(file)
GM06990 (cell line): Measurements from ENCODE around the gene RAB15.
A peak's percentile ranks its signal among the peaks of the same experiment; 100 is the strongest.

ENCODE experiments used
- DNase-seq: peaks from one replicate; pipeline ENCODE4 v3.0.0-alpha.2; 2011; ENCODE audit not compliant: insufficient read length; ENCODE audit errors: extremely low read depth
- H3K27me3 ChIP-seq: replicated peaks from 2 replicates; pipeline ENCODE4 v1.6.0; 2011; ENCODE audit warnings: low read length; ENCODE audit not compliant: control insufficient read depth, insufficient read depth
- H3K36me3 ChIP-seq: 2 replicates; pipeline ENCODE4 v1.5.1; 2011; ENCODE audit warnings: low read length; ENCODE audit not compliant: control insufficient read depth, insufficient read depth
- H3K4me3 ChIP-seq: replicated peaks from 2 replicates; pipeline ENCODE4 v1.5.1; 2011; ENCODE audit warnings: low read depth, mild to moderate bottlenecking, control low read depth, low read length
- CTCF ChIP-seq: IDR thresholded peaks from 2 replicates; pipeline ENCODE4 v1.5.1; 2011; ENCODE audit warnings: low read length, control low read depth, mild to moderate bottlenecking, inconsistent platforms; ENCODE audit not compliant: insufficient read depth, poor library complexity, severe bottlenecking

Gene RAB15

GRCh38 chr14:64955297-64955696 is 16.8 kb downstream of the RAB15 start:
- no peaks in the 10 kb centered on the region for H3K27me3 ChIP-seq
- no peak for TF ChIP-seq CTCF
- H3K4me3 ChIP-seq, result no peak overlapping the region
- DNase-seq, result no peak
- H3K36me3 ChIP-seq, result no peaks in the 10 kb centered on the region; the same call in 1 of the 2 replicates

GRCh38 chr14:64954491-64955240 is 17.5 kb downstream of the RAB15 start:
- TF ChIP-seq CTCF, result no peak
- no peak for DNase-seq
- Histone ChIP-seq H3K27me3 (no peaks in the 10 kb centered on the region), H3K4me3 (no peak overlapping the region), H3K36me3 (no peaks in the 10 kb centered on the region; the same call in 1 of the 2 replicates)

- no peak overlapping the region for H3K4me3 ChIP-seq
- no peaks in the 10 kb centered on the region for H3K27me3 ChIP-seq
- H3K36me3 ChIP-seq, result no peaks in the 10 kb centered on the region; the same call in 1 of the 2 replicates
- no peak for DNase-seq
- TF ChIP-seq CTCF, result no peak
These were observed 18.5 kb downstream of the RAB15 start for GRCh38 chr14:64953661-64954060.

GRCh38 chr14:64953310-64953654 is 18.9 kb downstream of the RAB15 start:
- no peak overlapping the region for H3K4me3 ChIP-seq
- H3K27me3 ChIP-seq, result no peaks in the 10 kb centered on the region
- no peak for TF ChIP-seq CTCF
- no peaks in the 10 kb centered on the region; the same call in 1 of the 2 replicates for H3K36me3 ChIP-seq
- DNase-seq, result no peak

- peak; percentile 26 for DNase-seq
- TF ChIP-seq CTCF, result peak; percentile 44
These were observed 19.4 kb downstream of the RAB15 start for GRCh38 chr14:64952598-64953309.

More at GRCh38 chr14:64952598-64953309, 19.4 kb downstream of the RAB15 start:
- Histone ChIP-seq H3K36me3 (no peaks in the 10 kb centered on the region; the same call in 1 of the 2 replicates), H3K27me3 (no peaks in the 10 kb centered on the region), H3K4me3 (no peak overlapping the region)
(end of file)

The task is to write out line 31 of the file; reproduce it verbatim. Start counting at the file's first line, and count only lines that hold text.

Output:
- DNase-seq, result no peak